LG Chem is building a $3 billion battery cathode factory for electric vehicles in Tennessee – here’s the latest.
December 27: The groundbreaking ceremony took place last week for LG Chem’s battery cathode factory. Some of the company’s original plans have changed since I last reported on this announcement.
The factory was initially supposed to break ground in Q1 2023 and start mass production in the second half of 2025. So, the groundbreaking is nearly a year late, and the production launch is now date is now “starting from 2026.”
LG Chem originally said it would produce 120,000 tons of cathode material annually by 2027 – enough to power batteries in 1.2 million EVs with a range of 310 miles per charge.
But it’s now saying that the plant will be “capable of producing cathode materials for approximately 600,000 high-performance pure electric vehicles” annually – that’s half the original production plan.
However, the company says it will “expand production capacity in response to increasing demand.”
In October, LG Chem signed a North American cathode material supply contract with Toyota worth $2.5 billion.
November 22, 2022: LG Chem announced that it signed a memorandum of understanding with the state of Tennessee to build a $3 billion cathode factory for electric vehicles.
The new plant, which will be sited in Clarksville, will be the largest of its kind in the US. It will sit on 420 acres and is expected to produce 120,000 tons of cathode material annually by 2027. That’s enough to power batteries in 1.2 million EVs with a range of 310 miles per charge.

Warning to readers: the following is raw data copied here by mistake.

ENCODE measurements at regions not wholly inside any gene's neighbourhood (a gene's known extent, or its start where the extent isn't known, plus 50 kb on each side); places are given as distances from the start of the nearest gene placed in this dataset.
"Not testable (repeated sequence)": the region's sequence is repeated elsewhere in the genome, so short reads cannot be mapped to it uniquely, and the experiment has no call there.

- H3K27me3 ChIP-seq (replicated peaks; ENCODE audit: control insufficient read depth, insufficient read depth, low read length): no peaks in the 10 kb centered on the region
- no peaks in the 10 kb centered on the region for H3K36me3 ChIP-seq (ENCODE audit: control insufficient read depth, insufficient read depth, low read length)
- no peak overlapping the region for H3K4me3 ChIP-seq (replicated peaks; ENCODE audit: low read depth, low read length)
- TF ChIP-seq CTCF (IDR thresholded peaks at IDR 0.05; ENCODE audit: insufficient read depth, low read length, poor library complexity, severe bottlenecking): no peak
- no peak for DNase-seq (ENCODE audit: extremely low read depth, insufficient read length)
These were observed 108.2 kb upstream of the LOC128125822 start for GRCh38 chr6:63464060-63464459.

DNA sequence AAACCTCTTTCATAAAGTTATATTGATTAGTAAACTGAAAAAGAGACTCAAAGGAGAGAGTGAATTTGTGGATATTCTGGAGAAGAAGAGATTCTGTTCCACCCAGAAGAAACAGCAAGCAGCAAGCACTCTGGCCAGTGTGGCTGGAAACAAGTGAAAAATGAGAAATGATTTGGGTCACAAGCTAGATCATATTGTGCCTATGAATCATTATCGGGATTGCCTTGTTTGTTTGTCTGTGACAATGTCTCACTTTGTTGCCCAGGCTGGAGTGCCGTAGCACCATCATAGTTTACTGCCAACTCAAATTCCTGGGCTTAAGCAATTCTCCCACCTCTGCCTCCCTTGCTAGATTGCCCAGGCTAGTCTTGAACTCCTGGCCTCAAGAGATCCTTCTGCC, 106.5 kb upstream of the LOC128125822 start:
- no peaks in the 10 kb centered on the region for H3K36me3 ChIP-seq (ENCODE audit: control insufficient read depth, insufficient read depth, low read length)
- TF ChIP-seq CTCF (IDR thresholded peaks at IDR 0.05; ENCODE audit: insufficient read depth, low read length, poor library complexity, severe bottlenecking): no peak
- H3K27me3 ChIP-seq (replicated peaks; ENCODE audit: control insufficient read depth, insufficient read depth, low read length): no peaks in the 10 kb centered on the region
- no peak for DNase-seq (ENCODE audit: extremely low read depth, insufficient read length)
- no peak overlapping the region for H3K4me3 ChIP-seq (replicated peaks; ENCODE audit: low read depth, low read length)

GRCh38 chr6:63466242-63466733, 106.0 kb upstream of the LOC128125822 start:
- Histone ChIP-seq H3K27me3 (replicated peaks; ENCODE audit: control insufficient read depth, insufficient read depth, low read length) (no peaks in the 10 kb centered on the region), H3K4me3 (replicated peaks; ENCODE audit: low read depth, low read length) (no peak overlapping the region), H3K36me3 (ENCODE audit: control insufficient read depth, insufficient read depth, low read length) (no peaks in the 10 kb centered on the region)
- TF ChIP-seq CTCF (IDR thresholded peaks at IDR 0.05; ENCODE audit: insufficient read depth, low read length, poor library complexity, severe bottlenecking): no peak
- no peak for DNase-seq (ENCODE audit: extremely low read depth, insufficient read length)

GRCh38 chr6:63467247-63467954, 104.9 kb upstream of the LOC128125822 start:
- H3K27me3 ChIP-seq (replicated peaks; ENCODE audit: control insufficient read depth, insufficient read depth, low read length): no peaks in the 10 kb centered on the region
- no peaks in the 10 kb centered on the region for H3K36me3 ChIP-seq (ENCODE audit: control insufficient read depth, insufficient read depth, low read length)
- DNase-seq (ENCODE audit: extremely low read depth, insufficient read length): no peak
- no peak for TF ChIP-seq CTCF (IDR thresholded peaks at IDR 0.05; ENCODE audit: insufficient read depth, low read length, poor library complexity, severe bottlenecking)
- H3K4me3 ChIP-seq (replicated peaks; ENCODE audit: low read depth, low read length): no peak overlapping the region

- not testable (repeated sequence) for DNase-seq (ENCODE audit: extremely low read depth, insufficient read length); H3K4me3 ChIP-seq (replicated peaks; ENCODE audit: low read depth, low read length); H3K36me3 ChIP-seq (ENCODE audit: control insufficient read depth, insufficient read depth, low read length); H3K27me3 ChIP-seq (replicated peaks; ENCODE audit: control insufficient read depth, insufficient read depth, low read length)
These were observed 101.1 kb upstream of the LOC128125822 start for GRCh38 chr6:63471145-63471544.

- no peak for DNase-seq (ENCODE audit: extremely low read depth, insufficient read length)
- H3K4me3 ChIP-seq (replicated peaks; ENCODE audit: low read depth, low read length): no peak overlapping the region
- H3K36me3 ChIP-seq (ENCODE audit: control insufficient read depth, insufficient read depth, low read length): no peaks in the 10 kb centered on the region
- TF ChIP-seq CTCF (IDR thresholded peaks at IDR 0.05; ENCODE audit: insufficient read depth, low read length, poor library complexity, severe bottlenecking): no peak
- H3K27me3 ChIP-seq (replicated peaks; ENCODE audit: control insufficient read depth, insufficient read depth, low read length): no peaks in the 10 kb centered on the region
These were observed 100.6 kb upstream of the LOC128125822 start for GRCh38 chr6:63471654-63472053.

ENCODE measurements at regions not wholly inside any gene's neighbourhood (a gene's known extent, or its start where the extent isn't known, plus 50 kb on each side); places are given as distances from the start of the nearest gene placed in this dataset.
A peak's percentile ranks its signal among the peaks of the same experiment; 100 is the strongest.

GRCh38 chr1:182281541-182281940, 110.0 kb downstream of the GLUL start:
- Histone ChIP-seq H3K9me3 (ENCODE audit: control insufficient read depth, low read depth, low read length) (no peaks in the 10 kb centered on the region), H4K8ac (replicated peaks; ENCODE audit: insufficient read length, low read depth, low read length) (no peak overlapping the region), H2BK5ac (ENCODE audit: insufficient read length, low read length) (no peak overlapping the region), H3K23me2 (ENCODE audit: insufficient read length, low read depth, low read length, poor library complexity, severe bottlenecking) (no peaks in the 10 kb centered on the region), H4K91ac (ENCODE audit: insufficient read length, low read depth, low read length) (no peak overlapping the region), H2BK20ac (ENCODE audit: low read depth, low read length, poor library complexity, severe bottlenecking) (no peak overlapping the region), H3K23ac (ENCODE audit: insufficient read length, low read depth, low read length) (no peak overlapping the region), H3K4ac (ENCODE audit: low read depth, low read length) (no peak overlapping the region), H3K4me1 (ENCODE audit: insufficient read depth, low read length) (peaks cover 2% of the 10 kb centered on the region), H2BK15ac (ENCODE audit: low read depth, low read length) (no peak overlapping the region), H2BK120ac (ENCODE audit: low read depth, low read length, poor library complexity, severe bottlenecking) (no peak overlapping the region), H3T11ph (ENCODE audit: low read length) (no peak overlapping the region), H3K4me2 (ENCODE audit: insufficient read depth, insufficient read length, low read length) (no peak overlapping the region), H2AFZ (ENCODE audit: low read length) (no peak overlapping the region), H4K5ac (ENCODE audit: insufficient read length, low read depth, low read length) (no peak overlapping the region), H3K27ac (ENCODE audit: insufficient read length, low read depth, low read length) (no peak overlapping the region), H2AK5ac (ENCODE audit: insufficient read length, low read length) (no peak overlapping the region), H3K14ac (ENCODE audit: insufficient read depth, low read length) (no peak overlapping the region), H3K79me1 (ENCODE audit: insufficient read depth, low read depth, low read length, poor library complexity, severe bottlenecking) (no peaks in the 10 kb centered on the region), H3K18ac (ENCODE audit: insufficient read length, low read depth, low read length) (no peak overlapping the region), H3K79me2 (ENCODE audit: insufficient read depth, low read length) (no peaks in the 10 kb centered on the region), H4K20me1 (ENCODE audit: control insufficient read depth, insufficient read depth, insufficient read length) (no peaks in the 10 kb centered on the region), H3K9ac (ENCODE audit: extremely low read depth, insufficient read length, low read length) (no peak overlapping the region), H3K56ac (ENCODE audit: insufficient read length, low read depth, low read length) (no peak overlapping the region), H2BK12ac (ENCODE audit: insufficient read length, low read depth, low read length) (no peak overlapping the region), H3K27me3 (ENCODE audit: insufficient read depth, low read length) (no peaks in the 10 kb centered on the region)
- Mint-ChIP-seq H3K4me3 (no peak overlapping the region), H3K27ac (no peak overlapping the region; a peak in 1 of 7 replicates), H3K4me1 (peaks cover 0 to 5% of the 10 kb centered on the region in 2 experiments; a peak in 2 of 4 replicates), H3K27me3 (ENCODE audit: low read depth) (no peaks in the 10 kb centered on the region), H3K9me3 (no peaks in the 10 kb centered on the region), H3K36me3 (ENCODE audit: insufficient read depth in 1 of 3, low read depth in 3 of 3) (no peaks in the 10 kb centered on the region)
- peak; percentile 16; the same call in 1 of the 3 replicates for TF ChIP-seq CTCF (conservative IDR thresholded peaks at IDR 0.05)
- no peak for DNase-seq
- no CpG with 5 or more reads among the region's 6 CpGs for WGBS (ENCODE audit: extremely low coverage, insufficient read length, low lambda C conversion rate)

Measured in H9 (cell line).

LG Chem said it chose Tennessee because of its proximity to key customers, ease of transporting raw materials, and cooperation from state and local governments.
It also cites the passage of the Biden administration’s Inflation Reduction Act (IRA) as a catalyst for the new factory, which will see the creation of 850 jobs.
LG Chem said that the Tennessee site will function as a supply chain hub, where material and recycling partners work together to supply global customers such as Tesla and GM.
The Clarksville factory will produce advanced NCMA – nickel, cobalt, manganese, aluminum – cathode materials for next-gen EV batteries with improved battery capacity and stability.
NCMA cathode materials are among the most critical ingredients for determining the battery capacity and life of electric vehicles. The company’s battery recycling partner is Li-Cycle.
The Tennessee plant will feature LG Chem’s most advanced production technology, including the ability to produce more than 10,000 tons of cathode material per line. LG Chem has already successfully applied this technology in its cathode factory in Cheongju, South Korea.
The company also plans to utilize its smart factory technology in Tennessee to automate the entire production process and establish a quality analysis and control system.
Construction of the factory will begin in the first quarter of 2023, with mass production to start in the second half of 2025. LG Chem says the new factory will run completely on solar and hydroelectric power.
The Tennessee site will play a critical role in Seoul-headquartered LG Chem’s strategy to increase its battery materials business, including cathode material fourfold from Korean won ₩5 trillion in 2022 to ₩20 trillion by 2027.